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February 2003: Changes to NFPA 13 Regarding Earthquake Protection

It is important to maintain sprinkler systems in service for fire protection following a major earthquake. Present standards for sprinkler system earthquake resistance are mostly satisfactory; however, impairment to sprinkler systems will result if the ground motion causes partial building collapse or breakage of underground water mains.

It is advisable to allow piping to accommodate itself to building movement and to its own inertia forces with a minimum of stress; however, a certain amount of damping is desirable. This can be achieved by flexible couplings and lateral braces on the feedmains. The branch lines can then be left free to adjust themselves to the racking effects of building movement. A certain degree of flexibility is also desirable, especially on bulk mains where flexible couplings are be provided. Since building walls will drift inward and outward while oscillating, flexible couplings at the base and top of sprinkler risers are needed to accommodate this deflection. Flexible couplings at the top and bottom of each floor in multistory buildings, and also where piping passes horizontally through walls of separate buildings, will generally prevent damage to the piping. Clearance where risers and feed mains pass through floors, walls, and foundations are also needed. Loose fitting sleeves fitted with asphalt mastic can be provided around the pipes. Riser fittings, such as drain pipes and fire department pumper connections, may fail if they are solidly cast into a wall.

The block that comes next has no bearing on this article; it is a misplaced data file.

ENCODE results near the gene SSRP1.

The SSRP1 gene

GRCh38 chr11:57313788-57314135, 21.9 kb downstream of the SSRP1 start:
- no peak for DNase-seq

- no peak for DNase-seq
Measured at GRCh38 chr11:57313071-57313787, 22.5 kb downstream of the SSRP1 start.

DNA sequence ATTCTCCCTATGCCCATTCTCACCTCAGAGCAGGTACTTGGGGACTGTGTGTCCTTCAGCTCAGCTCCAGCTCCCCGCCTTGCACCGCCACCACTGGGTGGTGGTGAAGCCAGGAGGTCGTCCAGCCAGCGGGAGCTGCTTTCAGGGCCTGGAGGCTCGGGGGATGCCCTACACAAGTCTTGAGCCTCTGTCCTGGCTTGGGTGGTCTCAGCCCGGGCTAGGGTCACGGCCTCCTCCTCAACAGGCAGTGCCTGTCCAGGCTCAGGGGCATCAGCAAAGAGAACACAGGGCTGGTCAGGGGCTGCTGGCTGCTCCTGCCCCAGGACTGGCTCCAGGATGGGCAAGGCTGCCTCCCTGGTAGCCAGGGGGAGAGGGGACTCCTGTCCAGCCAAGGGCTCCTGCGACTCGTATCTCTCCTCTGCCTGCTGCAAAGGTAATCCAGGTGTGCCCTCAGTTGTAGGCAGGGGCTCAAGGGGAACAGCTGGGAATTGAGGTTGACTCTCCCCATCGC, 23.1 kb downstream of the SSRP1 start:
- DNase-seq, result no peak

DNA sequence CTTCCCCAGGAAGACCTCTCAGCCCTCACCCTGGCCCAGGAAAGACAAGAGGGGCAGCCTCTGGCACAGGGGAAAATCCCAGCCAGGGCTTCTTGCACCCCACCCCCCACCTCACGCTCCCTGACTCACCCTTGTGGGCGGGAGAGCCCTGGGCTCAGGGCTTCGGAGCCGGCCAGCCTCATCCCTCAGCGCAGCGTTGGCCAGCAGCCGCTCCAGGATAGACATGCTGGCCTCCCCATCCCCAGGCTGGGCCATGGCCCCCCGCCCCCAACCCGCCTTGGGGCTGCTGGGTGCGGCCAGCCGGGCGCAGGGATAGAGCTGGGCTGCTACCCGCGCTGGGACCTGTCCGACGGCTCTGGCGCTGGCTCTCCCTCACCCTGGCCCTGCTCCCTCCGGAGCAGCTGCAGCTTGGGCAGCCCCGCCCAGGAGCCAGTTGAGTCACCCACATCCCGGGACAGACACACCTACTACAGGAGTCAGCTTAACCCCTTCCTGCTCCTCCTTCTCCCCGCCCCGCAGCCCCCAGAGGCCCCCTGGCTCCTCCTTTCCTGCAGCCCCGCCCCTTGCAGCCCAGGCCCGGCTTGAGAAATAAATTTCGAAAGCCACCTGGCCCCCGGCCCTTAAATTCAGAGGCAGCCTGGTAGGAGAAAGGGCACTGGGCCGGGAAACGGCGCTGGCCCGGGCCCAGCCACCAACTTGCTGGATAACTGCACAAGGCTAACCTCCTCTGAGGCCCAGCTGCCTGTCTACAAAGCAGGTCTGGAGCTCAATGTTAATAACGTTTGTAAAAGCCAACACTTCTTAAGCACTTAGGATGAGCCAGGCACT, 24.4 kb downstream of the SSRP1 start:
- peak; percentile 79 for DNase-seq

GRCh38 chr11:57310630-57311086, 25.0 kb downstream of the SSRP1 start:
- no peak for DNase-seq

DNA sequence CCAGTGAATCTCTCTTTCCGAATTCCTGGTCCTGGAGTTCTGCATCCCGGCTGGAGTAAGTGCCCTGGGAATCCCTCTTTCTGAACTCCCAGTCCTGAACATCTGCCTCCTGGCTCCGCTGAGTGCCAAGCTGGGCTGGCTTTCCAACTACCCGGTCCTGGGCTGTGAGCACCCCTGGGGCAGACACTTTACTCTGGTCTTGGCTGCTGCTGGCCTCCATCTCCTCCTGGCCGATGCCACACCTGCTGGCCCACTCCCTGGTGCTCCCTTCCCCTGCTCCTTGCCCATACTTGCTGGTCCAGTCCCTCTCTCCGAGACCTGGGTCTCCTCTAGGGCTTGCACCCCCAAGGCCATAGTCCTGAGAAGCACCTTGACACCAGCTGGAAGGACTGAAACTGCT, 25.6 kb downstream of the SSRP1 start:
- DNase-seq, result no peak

The top of the sprinkler riser is provided with four-way bracing to accommodate wall deflection in any direction. Bulk piping, if provided with U or other type braces, will not move in a direction perpendicular to the pipe. Each feed and cross main normally has at least one brace arranged to prevent longitudinal movement. Such braces are usually provided at the junctions of feed and crossmains.

It is well known that fires following an earthquake can cause major loss, sometimes exceeding that of the earthquake. Large fires are likely following a major earthquake because of impairment of water supplies from breaks in mains; loss of power to operate fire pumps; electrical arcing; gas main ruptures; flammable liquid spills; damaged process equipment; hampered manual fire fighting, etc. A good example of this is the 1906 San Francisco Earthquake in which the greater part of the city was consumed by fire. Severe fires following an earthquake also have occurred in Japan.

Earthquake related strains are imparted to a fire protection system through the building or the ground to which it is attached, or through the inertial movement within the system itself. Uncontrolled differential movement can cause damage when fire protection systems are not provided in a systematic manner with the necessary features that incorporate sway bracing, flexibility, clearances and anchorage where needed. The most common type of damage, based on past experience, is water damage due to water leakage from broken overhead sprinkler piping or sprinklers, primarily due to lack of sway bracing where needed.